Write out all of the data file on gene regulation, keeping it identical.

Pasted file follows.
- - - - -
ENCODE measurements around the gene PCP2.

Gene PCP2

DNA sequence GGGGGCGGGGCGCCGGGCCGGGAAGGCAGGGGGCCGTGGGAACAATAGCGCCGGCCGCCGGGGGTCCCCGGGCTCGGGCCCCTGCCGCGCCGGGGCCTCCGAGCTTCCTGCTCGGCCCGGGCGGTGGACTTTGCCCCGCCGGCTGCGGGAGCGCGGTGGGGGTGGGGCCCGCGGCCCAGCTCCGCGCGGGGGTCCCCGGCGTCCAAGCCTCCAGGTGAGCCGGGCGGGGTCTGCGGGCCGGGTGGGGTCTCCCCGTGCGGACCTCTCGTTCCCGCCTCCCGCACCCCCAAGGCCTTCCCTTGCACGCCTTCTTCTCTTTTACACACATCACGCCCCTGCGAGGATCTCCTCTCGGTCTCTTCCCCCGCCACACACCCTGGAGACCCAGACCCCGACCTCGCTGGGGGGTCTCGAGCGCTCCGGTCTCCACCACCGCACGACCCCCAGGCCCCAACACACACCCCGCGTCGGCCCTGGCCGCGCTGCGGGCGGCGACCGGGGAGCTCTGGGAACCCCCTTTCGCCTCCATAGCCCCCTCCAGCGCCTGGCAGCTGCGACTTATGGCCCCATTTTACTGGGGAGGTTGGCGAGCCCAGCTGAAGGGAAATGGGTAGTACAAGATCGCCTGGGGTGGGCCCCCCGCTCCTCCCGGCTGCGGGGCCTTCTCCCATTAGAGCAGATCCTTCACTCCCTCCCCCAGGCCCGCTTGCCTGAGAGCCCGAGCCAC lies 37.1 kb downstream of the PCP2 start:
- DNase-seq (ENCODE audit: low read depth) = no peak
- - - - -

ENCODE measurements around the gene PCP2.

Gene PCP2

DNA sequence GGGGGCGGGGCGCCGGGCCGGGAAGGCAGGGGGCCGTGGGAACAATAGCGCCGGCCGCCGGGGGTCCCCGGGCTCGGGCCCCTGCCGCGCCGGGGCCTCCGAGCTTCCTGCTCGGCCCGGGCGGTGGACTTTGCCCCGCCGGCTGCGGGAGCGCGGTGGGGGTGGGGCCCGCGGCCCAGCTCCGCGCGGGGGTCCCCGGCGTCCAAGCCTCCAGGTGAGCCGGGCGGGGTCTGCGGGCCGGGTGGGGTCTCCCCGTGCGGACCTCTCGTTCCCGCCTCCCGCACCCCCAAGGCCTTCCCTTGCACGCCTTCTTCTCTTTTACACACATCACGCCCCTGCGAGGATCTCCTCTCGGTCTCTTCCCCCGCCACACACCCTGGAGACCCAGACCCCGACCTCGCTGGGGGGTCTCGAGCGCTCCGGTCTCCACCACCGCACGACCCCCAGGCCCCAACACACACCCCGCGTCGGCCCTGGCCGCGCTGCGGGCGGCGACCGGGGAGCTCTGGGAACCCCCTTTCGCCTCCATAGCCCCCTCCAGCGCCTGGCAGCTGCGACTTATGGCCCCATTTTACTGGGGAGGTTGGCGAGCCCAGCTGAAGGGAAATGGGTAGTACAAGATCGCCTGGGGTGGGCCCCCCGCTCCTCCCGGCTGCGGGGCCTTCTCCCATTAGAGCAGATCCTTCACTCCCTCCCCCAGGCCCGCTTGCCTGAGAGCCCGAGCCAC lies 37.1 kb downstream of the PCP2 start:
- DNase-seq (ENCODE audit: low read depth) = no peak